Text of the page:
Caponization is done either by surgical removal of the testes, or, as some factory poultry producers prefer, by estrogen implants. Capons that are labeled “all natural” have been surgically caponized. Because of the loss of sex hormones, the normally aggressive barnyard rooster becomes a docile, mellow creature. Capons can be housed together as they will not fight for dominance, which makes the process of raising them a lot easier on the farmer. They can be raised for many months, to a size of 6-12 pounds.
Cooking a Capon
Cooking a capon is not that different than cooking a chicken. Capons can be roasted like any chicken, but due to size will take longer. As a general rule, a capon should be roasted for 17 minutes per pound, so a 10 lb. bird would require a total roasting time of just under 3 hours. The capon is done cooking when a meat thermometer inserted into the thickest part of the capon's thigh reads 165 degrees, or the juices run clear. Whether poached, as in poule au pot, or stuffed and roasted, capons offer rich taste and lots of meat to go around the table. Read our article for more details on roasting a capon.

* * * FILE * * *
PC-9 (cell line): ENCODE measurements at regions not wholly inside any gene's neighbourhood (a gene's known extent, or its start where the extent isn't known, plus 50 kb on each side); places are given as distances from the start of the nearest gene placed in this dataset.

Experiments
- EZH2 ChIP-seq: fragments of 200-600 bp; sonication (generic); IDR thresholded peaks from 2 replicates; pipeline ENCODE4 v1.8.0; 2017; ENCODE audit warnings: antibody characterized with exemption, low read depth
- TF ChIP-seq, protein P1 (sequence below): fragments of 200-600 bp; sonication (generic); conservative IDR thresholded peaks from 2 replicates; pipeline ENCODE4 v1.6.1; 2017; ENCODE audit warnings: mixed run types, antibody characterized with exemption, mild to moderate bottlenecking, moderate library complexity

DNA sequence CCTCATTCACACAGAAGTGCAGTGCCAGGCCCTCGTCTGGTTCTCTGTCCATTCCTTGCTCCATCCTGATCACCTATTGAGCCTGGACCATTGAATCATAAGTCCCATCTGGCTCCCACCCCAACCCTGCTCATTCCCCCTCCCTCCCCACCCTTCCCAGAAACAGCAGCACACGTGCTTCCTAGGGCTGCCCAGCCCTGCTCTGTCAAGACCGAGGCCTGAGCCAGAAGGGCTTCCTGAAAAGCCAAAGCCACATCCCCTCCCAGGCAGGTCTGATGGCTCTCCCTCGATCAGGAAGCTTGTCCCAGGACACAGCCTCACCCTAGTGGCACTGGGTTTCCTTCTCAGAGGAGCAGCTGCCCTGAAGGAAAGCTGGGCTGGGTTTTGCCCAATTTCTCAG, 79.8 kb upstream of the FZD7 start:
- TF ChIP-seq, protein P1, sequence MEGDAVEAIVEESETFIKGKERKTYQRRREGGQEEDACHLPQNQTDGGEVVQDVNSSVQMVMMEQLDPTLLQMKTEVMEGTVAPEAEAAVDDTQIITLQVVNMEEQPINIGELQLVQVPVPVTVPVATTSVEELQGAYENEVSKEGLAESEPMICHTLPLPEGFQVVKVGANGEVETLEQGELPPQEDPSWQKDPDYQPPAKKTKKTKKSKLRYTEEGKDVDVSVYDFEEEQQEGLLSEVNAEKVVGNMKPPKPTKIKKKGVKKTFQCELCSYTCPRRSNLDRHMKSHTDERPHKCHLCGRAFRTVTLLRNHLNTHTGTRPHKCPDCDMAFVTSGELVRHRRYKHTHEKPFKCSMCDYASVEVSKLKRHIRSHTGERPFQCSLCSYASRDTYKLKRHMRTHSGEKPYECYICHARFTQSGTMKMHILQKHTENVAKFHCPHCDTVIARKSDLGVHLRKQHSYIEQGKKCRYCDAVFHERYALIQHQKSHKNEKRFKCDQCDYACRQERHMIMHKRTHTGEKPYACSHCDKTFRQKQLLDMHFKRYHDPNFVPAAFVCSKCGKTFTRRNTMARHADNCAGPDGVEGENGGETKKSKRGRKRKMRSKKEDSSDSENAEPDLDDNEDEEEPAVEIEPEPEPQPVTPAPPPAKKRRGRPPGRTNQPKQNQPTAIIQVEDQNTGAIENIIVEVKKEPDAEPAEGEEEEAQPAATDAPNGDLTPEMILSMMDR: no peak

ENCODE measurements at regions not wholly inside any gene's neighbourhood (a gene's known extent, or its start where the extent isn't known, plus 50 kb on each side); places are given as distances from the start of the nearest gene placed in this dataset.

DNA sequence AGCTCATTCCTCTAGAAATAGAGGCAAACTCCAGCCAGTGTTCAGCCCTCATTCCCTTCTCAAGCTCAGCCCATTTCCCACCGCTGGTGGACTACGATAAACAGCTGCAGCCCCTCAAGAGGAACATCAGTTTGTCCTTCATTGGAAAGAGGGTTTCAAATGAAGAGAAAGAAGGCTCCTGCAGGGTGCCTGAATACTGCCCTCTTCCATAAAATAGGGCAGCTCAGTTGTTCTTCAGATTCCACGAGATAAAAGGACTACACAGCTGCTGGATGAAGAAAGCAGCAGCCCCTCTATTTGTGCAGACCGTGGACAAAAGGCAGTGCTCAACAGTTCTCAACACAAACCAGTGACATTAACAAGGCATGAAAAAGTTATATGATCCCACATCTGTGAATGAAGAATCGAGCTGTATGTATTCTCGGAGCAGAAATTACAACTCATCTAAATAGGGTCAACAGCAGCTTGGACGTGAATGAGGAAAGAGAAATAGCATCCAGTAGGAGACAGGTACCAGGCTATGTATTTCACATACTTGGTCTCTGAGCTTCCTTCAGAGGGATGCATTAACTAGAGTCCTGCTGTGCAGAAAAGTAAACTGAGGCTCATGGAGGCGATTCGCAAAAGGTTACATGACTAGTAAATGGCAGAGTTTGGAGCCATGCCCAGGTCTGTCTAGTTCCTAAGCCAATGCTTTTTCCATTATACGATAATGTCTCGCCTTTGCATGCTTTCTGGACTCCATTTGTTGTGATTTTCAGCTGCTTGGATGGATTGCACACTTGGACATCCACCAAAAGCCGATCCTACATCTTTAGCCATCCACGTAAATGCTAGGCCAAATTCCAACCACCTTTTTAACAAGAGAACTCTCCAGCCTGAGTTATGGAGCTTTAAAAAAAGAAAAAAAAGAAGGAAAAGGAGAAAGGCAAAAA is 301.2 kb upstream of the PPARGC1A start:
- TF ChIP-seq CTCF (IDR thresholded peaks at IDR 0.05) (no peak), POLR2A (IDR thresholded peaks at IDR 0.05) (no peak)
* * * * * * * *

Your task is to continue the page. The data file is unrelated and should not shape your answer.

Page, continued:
A Brief History of the Capon
Humankind has been eating chicken for a long time—at least since 4000 BC in Asia—but the capon’s history is a bit murkier. It seems the Romans were the first to castrate a young male chicken and then fatten it, when a law was passed during a period of drought forbidding the fattening of hens, as it was deemed a waste of precious grain. Wily breeders skirted the letter of the law by instead castrating roosters, and fattening them for sale. The name “capon” comes from the Latin “capo,” meaning “cut.” Through the Middle Ages, capons were especially popular with the clergy and kings, and thus popularized throughout Europe, where capon was stuffed, roasted, stewed and baked into pies. In present-day France and Italy, capons are traditionally served at Christmas.